Tomorrow evening, I plan to be at the NAC’s Fourth Stage for a musical tribute to my late friend Jacques Emond, to whom I paid tribute on this blog in the days following his passing, barely two months ago. Jacques’ death was a blow to those in search of — in need of — a little jazz in their lives. Few in this city knew jazz like Jacques. Those present tomorrow evening will attest to that — to his passion for the music and to his support of musicians local, national and international.
And on the eve of that celebration of a life — and even as Canadians continue to justly mourn the loss of Stompin’ Tom — comes news of the passing of another voice for Canadian music. Indeed, a strong case could be made for A.L. “Chopper” McKinnon as the voice of Canadian music and musicians. For nearly four decades, Chopper championed homegrown singers, songwriters and players. Exclusively. Oh, the occasional “Space invader” may have insinuated his or her way onto McKinnon’s Saturday morning CKCU institution, Canadian Spaces. But only after passing a rigorous screening from the curator of Canadian folk music. For Chopper, our home and native music came first.
And for lo those many years on the air, for thousands of devoted listeners Chopper marked the true start to the weekend, as our host never struggled to fill his two hours with an all-Canadian playlist. Take a quick trip up and down the dial right now and you’ll hear the same handful of chosen Canadian artists spread thinly across a dozen commercial stations. For programmers, Canadian content has been viewed as something of a burden. For Chopper, it was a bonanza — an unending source of inspiration, of voices of and for our country.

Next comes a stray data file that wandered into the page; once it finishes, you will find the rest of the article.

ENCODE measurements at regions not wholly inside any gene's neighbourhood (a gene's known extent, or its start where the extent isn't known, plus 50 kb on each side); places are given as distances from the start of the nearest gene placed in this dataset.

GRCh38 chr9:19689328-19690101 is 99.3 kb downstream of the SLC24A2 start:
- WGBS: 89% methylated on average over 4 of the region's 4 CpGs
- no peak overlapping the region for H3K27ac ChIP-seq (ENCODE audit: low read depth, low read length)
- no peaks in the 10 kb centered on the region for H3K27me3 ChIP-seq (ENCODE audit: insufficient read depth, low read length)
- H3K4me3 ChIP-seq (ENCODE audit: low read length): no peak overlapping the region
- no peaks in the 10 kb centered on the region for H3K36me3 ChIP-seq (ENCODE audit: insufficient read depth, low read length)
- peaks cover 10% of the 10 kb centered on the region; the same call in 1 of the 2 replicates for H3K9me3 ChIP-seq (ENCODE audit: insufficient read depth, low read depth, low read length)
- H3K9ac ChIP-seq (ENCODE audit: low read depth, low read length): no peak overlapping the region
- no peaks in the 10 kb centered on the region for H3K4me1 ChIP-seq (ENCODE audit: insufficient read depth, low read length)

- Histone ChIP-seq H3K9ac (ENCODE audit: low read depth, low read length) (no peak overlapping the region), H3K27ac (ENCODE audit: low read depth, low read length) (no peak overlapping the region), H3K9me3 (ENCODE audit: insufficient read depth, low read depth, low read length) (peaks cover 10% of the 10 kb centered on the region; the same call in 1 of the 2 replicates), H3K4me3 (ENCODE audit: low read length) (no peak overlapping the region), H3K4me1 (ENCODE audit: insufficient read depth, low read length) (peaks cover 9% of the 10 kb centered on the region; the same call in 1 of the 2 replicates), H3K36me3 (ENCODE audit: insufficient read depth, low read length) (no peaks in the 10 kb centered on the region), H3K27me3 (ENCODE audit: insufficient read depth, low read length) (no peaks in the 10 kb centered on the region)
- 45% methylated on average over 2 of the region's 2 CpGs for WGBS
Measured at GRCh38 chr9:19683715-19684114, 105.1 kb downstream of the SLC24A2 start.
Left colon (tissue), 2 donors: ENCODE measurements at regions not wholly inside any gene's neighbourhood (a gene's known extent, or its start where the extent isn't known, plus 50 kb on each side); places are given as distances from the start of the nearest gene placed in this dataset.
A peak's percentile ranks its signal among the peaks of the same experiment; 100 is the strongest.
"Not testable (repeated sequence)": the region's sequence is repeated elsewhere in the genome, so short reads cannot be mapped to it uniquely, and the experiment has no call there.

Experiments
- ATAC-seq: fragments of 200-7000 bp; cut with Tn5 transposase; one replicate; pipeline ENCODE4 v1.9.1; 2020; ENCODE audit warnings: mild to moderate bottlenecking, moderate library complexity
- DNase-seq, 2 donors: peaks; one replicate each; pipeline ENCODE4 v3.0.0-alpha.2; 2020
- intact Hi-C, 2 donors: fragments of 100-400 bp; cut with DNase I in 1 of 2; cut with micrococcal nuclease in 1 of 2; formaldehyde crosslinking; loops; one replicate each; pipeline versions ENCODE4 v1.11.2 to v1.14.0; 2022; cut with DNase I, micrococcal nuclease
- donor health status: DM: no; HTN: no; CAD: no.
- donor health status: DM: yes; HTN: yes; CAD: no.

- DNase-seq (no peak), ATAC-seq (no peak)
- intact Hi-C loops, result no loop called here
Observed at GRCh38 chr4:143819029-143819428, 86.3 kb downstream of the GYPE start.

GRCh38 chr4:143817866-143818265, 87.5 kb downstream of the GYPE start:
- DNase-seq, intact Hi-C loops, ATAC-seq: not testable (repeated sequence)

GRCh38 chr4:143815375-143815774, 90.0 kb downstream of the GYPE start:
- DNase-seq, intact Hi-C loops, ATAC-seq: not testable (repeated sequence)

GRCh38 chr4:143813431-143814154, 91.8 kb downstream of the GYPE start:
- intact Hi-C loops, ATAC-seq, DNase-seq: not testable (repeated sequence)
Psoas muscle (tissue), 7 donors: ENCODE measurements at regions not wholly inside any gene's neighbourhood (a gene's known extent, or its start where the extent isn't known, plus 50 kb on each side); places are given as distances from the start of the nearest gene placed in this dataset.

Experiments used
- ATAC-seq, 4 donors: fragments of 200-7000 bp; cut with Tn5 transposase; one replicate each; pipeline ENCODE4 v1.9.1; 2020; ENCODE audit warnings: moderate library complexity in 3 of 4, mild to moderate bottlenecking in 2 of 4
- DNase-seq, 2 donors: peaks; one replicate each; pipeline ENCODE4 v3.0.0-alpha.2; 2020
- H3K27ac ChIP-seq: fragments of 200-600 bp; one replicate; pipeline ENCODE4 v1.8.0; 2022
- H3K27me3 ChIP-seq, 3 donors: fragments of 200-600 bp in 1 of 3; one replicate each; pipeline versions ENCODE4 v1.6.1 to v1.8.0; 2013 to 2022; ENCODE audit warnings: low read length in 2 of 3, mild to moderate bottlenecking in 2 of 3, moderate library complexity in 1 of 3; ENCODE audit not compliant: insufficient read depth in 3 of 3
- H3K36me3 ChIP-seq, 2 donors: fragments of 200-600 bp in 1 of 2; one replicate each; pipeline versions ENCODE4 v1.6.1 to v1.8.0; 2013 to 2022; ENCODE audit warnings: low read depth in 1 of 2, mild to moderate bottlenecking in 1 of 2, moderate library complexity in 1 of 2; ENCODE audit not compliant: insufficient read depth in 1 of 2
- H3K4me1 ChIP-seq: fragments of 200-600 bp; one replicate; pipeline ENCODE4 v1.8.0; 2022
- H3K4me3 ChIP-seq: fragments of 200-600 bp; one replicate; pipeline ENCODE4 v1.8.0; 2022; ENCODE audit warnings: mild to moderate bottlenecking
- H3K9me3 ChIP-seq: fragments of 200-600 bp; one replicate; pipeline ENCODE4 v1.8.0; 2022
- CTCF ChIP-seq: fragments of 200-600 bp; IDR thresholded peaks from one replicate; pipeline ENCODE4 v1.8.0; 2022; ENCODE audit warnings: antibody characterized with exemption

As with Jacques, Chopper’s passing reminds me of that first fateful phone shift I did for CKCU a generation ago. At the time, Chopper’s show set the standard for what CKCU could be — and the loyalty it commanded was the envy of every announcer in Canada. It has remained so, as Chopper never strayed from his folksy call to listeners to grab a favourite “hot brown drink” and his generous show-opening helping of 40 minutes of uninterrupted folk.
Today, that flow has been interrupted, as Canada has lost its second voice of the people in barely a week. This time, it hits particularly close to home; though, Chopper’s domain, like Stompin’ Tom’s, spread across this land. I had the pleasure of hosting Canadian Spaces on a number of occasions and recognized then as now that Chopper McKinnon’s shoes are impossible to fill. Such loyalty from listeners is all but unheard of today. Rarer still, is the host so deserving of it. McKinnon’s admiration for the musicians and musical friends he welcomed to the airwaves was apparent. The feeling was invariably mutual. Many is the Canadian folk musician indebted to Chopper McKinnon. Just ask one.
So long, Chopper. Saturday mornings will never be the same. And for that, I’ll be partaking of a brown drink or two this evening. But it won’t be hot.